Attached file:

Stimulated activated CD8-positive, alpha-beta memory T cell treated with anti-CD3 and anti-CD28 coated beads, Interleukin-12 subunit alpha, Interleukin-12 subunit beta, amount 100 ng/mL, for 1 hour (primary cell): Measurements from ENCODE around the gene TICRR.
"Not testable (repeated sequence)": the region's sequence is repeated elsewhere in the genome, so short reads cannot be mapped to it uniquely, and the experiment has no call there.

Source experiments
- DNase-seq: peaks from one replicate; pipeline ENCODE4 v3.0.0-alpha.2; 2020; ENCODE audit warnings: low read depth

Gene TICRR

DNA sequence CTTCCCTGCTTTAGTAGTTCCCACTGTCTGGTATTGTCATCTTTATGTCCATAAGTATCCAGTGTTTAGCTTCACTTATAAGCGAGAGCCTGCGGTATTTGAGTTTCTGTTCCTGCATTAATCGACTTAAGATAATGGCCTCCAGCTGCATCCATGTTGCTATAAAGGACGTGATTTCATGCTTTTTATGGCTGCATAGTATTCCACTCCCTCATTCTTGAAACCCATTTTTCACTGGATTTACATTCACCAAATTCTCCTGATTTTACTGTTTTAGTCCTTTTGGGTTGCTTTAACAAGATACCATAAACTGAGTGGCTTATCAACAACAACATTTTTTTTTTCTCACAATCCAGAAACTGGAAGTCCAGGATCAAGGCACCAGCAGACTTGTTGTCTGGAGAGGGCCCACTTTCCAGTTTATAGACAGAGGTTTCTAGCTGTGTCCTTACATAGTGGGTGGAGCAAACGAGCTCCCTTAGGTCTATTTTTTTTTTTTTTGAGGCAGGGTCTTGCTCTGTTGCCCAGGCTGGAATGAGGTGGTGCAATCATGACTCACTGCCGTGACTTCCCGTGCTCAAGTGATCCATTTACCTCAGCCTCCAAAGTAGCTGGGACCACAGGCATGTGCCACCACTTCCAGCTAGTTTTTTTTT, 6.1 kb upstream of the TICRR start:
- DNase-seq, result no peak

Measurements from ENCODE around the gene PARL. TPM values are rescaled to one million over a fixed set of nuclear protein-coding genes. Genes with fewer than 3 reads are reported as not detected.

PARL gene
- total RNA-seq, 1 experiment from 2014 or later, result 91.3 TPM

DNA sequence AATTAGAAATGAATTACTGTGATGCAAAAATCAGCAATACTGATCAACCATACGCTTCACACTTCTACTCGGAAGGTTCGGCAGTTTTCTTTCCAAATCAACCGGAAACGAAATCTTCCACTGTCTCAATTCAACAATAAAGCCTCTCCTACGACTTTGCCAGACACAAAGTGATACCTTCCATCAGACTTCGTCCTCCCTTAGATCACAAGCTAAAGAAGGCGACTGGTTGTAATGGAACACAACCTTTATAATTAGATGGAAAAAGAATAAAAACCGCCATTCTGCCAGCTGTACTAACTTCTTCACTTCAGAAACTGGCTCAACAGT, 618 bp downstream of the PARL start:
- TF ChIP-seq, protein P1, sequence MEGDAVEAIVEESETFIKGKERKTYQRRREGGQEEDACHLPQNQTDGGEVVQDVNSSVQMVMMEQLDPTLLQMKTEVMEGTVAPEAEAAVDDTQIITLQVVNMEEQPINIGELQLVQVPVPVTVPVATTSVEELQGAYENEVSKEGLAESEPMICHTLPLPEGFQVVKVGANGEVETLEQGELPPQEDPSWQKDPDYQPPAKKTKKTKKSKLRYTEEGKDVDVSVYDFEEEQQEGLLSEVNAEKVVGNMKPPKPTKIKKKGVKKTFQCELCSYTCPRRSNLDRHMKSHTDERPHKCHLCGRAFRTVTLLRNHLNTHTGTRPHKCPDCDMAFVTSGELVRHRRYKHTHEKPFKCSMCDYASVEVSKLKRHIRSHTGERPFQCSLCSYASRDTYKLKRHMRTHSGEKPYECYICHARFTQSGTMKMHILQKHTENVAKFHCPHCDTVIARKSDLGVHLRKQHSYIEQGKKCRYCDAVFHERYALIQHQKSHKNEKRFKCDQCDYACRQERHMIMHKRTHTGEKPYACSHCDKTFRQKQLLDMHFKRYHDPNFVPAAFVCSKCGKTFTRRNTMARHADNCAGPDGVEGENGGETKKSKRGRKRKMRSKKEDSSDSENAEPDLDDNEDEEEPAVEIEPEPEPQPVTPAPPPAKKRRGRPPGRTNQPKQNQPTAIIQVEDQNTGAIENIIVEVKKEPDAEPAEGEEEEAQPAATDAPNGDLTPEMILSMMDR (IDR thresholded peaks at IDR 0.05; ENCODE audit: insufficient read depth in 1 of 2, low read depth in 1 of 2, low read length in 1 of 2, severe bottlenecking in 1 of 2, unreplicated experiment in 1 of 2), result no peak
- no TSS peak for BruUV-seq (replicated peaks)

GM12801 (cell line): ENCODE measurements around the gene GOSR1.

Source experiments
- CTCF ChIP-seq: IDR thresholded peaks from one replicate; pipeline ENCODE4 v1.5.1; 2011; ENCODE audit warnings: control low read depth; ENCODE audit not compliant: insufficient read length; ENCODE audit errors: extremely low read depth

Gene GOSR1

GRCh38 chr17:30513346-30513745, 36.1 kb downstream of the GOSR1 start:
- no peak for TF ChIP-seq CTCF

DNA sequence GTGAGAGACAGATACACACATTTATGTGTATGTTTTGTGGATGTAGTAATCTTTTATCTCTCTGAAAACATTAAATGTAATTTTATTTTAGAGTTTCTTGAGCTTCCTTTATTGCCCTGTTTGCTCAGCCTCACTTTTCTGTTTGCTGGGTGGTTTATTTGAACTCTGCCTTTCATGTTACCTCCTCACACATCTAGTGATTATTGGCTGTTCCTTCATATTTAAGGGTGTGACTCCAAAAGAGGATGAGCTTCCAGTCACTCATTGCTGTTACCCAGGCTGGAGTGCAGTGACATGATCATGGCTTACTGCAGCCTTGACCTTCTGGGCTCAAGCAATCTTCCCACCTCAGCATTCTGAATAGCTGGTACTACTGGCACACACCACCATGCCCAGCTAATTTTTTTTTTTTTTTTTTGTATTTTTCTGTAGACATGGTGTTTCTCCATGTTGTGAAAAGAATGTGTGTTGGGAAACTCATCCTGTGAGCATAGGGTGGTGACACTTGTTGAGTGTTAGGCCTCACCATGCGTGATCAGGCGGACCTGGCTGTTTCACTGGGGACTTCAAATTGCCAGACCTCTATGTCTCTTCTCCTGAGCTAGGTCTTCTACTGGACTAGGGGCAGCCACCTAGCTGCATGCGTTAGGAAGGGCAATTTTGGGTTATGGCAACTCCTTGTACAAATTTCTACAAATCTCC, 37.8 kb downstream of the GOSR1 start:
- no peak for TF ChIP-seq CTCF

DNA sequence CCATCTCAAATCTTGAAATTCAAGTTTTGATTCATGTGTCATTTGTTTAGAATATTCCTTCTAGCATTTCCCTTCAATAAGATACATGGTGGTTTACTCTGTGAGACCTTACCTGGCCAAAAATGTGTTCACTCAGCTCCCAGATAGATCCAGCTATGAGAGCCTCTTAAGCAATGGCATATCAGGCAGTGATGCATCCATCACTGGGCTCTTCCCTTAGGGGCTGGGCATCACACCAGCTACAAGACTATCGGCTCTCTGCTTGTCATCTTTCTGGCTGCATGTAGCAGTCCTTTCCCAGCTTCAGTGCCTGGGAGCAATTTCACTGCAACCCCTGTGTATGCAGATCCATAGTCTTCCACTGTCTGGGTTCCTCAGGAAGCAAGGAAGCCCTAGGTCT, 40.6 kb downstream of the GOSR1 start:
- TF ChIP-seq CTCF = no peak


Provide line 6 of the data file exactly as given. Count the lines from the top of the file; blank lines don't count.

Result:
DNA sequence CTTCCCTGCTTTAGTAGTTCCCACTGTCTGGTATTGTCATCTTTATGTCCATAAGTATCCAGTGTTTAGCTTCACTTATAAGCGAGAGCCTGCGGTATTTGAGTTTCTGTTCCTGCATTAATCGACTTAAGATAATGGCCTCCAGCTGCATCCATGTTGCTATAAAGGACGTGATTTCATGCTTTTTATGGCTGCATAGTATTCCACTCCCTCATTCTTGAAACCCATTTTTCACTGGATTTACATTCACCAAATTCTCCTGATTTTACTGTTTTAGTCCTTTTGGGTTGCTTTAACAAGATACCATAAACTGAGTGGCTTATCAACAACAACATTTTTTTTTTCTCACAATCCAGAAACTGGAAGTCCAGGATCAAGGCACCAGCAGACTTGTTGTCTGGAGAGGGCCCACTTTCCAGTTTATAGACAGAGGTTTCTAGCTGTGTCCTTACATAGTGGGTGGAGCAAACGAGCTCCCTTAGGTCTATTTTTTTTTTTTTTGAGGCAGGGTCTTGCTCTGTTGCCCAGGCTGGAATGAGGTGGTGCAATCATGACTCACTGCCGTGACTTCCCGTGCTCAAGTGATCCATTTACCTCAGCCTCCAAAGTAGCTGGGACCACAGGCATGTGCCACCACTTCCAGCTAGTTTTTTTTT, 6.1 kb upstream of the TICRR start: